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Harper's Encyclopedia of United States History (ed. Benson Lossing) 1 1 Browse Search
Historic leaves, volume 5, April, 1906 - January, 1907 1 1 Browse Search
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Harper's Encyclopedia of United States History (ed. Benson Lossing), United States of America. (search)
usal of Great Britain to recognize a close season, the President by proclamation warns persons against entering Bering Sea for the purpose of unlawfully killing fur-bearing animals......March 15, 1890 Large number of boomers invade the Cherokee strip......March 23, 1890 Gen. Robert C. Schenck, born 1809, dies in Washington, D. C.......March 23, 1890 Louisville tornado......March 27, 1890 Australian ballot system successfully introduced at a State election in Rhode Island......April 2, 1890 Samuel J. Randall, born 1828, dies at Washington, D. C.......April 13, 1890 McKinley tariff bill introduced from the committee on ways and means......April 16, 1890 Pan-American conference, in which was represented Haiti, Nicaragua, Peru, Guatemala, Colombia, Argentine Republic, Costa Rica, Paraguay, Brazil, Honduras, Mexico, Bolivia, United States, Venezuela, Chile, San Salvador, and Ecuador, adjourns......April 19, 1890 John C. Fremont placed on the army retired list, with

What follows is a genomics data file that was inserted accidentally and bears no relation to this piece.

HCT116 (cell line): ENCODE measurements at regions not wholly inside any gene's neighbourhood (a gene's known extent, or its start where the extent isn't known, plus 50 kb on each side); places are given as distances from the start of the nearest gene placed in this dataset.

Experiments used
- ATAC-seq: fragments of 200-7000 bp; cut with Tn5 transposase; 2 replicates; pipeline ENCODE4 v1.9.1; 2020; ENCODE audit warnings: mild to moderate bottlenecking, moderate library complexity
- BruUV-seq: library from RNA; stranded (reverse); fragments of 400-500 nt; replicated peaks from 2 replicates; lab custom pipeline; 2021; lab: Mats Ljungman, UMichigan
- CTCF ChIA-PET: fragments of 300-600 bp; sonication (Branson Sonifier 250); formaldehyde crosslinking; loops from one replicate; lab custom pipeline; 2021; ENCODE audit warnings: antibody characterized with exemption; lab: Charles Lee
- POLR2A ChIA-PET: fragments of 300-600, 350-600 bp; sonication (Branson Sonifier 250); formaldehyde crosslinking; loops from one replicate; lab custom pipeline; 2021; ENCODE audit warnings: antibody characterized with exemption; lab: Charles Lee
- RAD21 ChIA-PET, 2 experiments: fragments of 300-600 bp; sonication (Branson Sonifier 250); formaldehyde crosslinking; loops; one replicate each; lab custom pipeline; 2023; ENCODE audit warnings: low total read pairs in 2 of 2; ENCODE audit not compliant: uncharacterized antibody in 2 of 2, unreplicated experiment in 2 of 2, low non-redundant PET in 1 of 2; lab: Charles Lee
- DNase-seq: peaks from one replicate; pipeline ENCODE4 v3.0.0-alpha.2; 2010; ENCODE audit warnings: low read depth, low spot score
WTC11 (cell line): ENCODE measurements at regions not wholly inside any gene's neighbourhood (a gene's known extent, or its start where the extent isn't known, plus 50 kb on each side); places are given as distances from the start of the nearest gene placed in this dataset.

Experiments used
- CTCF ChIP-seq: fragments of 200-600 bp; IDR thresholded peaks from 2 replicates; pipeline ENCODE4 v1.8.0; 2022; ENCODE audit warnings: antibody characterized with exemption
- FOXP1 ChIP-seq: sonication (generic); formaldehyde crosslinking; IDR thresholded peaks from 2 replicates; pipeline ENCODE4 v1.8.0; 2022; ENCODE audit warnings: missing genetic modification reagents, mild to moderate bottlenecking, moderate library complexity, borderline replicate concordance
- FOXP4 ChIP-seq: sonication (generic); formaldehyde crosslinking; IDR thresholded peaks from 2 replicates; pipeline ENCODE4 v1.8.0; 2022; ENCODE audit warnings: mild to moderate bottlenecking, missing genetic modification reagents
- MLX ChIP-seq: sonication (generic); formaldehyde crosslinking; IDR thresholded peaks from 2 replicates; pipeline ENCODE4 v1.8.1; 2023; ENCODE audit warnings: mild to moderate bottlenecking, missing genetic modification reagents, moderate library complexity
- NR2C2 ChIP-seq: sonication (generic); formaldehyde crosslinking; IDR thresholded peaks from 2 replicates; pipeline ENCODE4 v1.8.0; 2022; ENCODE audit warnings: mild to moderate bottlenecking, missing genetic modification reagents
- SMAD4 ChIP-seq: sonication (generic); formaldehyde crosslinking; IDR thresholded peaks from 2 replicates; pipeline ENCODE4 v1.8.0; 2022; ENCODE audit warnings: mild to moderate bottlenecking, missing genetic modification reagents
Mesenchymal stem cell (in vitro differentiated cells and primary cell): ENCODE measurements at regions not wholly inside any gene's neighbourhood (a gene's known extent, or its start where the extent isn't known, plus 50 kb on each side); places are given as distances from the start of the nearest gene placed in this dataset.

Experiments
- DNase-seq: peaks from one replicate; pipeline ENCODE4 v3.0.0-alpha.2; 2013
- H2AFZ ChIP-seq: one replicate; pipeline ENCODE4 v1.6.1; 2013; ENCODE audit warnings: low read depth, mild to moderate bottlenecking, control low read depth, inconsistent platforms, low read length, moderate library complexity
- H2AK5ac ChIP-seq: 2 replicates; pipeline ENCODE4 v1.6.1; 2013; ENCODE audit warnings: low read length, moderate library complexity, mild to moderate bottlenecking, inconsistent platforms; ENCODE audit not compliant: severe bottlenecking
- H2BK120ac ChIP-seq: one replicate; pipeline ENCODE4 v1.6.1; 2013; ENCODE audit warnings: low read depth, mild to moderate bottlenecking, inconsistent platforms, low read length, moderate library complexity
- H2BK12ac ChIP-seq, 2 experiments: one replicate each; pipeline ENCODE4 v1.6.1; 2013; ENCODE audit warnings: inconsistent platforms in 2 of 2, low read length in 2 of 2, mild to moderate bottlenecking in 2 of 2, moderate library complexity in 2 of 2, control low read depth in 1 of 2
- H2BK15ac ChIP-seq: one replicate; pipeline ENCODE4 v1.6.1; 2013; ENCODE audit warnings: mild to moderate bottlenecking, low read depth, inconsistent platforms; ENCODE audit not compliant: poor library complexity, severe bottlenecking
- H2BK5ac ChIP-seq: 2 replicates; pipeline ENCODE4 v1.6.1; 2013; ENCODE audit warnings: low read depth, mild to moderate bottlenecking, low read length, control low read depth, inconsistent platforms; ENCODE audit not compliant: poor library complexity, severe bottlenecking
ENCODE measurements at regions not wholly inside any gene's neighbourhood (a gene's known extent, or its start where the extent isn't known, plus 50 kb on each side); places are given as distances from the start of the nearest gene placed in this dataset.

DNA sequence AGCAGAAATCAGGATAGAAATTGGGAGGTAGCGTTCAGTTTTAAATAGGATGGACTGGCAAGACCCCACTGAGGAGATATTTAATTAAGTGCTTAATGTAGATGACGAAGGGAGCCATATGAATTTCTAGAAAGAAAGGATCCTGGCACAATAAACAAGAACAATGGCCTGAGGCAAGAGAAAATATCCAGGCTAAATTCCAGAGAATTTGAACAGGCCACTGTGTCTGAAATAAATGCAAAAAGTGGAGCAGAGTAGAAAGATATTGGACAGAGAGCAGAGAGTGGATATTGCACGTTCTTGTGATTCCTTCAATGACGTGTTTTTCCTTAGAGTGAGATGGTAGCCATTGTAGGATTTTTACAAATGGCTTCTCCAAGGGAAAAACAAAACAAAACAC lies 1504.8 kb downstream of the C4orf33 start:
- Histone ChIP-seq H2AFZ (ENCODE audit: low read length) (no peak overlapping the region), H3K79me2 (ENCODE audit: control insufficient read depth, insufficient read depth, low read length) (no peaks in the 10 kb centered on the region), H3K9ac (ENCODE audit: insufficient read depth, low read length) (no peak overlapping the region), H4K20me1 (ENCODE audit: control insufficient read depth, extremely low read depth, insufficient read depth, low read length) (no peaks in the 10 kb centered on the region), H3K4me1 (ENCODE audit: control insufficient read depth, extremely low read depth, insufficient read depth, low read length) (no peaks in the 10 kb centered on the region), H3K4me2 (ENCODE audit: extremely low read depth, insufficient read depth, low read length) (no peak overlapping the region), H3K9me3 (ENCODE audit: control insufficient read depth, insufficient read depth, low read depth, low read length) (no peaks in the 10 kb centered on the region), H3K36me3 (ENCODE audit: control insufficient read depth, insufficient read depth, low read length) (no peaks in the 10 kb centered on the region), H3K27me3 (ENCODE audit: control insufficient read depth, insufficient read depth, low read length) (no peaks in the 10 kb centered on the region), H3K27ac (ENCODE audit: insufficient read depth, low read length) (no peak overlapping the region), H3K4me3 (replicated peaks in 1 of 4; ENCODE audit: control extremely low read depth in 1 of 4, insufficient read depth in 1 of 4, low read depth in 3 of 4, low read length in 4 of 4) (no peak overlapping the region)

Historic leaves, volume 5, April, 1906 - January, 1907, Elizur Wright's work for the Middlesex Fells. (search)
he passage which I have given, and which was written in the July of 1883, Mr. De las Casas takes leave of Mr. Wright with, His death was thought to have been hastened by overwork in this cause, and to be an irreparable loss to the whole movement. The agitation became more energetic when real estate speculators bought the woods along Ravine road, cut off the grand pines, land turned the scene of beauty into the hideousness of a logging camp. The Appalachian Club took up the matter, and April 2, 1890, appointed Charles Elliot, George C. Mann, and Rosewell B. Lawrence to arrange for a meeting of all persons interested in the preservation of scenery and historical sites in Massachusetts. And this meeting, according to Mr. De las Casas, by a sequence of other efforts and events, resulted in the Metropolitan Park law of 1893. Mr. Wright was a member of the Appalachian Club, and somewhere between 1881 and 1885 he had the pleasure of escorting a very large portion of the membership throug